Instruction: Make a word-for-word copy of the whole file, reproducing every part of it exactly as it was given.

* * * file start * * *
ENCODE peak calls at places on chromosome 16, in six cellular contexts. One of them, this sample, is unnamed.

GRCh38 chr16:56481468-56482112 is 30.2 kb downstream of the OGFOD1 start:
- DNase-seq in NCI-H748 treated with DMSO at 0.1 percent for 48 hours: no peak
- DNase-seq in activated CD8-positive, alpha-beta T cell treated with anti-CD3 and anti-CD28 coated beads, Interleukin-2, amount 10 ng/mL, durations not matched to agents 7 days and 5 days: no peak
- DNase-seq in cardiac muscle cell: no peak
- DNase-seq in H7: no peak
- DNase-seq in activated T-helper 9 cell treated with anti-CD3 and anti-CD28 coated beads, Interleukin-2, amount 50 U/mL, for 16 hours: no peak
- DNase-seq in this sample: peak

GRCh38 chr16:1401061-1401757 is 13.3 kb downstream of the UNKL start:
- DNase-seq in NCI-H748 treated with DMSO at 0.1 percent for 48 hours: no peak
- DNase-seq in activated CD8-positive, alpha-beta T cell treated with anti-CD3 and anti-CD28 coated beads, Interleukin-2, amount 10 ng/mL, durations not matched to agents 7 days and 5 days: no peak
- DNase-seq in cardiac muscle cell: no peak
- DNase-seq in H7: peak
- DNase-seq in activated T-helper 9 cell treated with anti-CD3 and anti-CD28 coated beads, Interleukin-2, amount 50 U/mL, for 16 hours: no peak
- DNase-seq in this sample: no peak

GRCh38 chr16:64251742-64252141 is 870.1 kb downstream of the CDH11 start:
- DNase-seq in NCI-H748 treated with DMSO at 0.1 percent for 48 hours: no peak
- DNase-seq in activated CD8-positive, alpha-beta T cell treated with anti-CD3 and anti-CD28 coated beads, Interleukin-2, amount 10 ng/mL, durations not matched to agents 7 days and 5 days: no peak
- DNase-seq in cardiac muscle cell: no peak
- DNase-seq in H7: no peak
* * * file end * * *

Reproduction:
ENCODE peak calls at places on chromosome 16, in six cellular contexts. One of them, this sample, is unnamed.

GRCh38 chr16:56481468-56482112 is 30.2 kb downstream of the OGFOD1 start:
- DNase-seq in NCI-H748 treated with DMSO at 0.1 percent for 48 hours: no peak
- DNase-seq in activated CD8-positive, alpha-beta T cell treated with anti-CD3 and anti-CD28 coated beads, Interleukin-2, amount 10 ng/mL, durations not matched to agents 7 days and 5 days: no peak
- DNase-seq in cardiac muscle cell: no peak
- DNase-seq in H7: no peak
- DNase-seq in activated T-helper 9 cell treated with anti-CD3 and anti-CD28 coated beads, Interleukin-2, amount 50 U/mL, for 16 hours: no peak
- DNase-seq in this sample: peak

GRCh38 chr16:1401061-1401757 is 13.3 kb downstream of the UNKL start:
- DNase-seq in NCI-H748 treated with DMSO at 0.1 percent for 48 hours: no peak
- DNase-seq in activated CD8-positive, alpha-beta T cell treated with anti-CD3 and anti-CD28 coated beads, Interleukin-2, amount 10 ng/mL, durations not matched to agents 7 days and 5 days: no peak
- DNase-seq in cardiac muscle cell: no peak
- DNase-seq in H7: peak
- DNase-seq in activated T-helper 9 cell treated with anti-CD3 and anti-CD28 coated beads, Interleukin-2, amount 50 U/mL, for 16 hours: no peak
- DNase-seq in this sample: no peak

GRCh38 chr16:64251742-64252141 is 870.1 kb downstream of the CDH11 start:
- DNase-seq in NCI-H748 treated with DMSO at 0.1 percent for 48 hours: no peak
- DNase-seq in activated CD8-positive, alpha-beta T cell treated with anti-CD3 and anti-CD28 coated beads, Interleukin-2, amount 10 ng/mL, durations not matched to agents 7 days and 5 days: no peak
- DNase-seq in cardiac muscle cell: no peak
- DNase-seq in H7: no peak